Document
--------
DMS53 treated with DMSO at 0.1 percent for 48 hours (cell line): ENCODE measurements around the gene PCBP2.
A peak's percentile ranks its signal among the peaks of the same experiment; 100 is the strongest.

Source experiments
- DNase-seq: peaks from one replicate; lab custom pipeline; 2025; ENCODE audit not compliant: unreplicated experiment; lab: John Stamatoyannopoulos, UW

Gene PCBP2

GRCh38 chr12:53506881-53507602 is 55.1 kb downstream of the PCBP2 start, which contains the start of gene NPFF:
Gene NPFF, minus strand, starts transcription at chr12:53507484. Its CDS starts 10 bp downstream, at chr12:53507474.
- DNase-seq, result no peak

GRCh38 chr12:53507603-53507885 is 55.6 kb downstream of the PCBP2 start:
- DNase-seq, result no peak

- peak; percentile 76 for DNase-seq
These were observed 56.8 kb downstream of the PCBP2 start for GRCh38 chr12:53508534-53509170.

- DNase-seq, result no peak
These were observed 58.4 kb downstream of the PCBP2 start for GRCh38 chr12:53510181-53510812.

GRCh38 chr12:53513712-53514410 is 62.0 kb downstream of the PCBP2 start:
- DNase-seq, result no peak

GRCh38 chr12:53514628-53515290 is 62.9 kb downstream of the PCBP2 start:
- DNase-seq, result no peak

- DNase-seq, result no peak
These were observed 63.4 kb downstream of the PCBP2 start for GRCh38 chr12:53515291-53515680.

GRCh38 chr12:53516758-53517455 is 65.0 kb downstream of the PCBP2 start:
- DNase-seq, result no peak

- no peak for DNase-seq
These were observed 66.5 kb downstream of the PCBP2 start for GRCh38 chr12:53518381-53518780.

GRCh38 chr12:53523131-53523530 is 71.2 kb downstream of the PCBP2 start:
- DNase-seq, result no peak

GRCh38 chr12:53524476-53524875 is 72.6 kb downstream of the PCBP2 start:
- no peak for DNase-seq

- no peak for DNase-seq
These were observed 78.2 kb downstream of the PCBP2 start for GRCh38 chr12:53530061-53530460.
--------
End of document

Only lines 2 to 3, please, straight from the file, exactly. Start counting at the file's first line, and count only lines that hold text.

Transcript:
A peak's percentile ranks its signal among the peaks of the same experiment; 100 is the strongest.

Source experiments